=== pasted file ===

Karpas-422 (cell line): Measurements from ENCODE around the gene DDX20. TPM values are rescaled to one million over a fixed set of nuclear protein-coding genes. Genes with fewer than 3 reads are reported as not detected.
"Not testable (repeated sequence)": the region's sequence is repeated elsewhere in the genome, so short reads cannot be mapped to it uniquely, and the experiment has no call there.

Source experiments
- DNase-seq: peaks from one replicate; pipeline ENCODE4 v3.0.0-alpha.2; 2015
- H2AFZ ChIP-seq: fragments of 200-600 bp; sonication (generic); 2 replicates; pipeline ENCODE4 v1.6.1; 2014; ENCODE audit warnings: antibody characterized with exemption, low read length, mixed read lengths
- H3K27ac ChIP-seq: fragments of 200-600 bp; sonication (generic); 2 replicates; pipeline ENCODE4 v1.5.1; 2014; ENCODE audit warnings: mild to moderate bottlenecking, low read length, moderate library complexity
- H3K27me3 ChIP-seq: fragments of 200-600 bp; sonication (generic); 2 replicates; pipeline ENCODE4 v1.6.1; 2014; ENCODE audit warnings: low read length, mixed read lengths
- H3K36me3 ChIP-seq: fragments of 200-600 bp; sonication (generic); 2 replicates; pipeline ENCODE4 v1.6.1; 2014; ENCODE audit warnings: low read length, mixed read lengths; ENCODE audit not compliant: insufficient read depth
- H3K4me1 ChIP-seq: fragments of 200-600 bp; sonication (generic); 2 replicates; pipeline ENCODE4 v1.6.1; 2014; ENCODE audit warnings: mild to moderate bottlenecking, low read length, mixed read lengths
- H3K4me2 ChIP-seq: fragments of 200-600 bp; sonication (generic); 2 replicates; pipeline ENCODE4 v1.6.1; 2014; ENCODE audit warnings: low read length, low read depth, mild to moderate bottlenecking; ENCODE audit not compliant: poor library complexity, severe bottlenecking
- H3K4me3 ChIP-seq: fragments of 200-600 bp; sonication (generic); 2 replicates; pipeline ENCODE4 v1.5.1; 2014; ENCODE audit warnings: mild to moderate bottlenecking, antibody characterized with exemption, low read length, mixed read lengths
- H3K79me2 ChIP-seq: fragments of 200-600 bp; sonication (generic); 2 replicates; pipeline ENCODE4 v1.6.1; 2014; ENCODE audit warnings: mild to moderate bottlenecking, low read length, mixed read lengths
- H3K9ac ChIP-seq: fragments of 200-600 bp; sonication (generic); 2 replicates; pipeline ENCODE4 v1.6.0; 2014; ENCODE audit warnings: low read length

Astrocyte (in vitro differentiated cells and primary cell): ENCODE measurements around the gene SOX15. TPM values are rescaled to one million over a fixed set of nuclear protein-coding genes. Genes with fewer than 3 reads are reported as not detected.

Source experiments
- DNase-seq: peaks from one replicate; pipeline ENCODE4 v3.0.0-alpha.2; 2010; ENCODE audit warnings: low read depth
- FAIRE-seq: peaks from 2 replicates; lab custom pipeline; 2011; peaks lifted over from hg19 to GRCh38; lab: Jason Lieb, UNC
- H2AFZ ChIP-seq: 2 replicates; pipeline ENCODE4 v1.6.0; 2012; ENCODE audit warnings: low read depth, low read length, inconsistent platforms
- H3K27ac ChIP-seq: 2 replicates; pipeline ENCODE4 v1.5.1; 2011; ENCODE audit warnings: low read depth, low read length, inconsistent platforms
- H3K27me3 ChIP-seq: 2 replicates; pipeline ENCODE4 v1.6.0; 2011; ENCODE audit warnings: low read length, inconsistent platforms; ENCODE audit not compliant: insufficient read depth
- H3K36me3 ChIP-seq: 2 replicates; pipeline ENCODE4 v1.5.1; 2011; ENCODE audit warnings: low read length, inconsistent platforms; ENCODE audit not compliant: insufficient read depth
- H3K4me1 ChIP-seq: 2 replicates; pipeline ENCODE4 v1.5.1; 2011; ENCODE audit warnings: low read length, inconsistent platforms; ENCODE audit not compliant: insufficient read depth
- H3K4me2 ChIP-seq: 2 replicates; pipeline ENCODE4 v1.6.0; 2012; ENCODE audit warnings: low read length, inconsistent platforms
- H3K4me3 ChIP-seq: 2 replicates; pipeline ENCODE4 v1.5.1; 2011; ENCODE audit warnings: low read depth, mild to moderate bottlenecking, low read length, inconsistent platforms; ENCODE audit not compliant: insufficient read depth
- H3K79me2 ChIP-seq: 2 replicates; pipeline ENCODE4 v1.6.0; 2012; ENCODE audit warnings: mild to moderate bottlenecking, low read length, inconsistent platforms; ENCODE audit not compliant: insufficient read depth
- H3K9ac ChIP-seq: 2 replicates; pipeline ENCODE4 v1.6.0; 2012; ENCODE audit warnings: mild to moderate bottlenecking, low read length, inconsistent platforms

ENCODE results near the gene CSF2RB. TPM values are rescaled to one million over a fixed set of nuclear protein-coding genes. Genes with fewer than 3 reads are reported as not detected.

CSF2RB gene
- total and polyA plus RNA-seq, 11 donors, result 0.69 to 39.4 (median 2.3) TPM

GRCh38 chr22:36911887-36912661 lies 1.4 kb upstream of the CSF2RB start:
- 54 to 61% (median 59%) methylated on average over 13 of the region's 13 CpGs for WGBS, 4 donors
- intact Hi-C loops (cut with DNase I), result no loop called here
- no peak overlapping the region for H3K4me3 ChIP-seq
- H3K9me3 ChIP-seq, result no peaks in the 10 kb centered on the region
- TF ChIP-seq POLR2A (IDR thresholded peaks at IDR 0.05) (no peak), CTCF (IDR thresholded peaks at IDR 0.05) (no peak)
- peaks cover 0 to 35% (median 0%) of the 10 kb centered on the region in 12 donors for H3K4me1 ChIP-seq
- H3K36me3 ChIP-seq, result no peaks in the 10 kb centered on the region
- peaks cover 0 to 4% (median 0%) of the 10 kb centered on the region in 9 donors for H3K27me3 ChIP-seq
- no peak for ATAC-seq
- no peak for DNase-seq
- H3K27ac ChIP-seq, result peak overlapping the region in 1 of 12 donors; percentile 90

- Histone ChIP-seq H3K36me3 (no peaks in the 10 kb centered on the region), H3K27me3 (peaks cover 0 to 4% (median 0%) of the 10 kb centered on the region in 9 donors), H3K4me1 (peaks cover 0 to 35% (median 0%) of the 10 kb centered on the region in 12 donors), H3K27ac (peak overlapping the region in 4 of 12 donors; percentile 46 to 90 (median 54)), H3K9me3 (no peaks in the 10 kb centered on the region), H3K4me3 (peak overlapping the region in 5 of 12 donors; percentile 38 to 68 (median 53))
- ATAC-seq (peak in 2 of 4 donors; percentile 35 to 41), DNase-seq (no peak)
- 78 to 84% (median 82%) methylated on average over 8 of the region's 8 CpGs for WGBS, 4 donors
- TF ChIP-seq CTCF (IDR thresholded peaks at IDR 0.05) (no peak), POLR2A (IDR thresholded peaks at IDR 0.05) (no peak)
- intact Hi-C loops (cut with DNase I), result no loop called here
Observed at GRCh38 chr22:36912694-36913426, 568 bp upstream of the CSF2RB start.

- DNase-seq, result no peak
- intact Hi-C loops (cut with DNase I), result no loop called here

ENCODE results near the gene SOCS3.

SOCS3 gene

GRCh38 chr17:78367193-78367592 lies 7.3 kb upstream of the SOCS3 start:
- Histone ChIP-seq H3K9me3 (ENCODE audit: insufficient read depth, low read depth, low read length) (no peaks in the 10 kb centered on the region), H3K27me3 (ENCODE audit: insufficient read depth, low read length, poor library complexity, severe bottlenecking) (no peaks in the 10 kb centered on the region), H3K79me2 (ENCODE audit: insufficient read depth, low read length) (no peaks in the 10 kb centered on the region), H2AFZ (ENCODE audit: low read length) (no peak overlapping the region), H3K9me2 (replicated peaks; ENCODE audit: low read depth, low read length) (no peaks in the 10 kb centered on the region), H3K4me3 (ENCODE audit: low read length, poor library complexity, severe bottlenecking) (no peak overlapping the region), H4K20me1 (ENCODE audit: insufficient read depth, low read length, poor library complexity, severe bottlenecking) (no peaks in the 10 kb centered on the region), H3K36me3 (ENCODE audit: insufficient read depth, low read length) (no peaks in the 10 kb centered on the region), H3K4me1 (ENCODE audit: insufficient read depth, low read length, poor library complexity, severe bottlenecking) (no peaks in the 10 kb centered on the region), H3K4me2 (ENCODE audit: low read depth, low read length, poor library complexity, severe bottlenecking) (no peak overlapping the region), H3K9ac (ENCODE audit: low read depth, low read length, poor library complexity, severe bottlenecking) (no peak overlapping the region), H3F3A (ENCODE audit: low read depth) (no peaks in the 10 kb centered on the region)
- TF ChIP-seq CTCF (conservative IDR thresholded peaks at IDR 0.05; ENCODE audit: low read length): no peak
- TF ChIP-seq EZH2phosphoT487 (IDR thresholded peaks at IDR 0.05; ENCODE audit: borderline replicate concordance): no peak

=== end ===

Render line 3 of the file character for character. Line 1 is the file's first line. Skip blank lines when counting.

Source experiments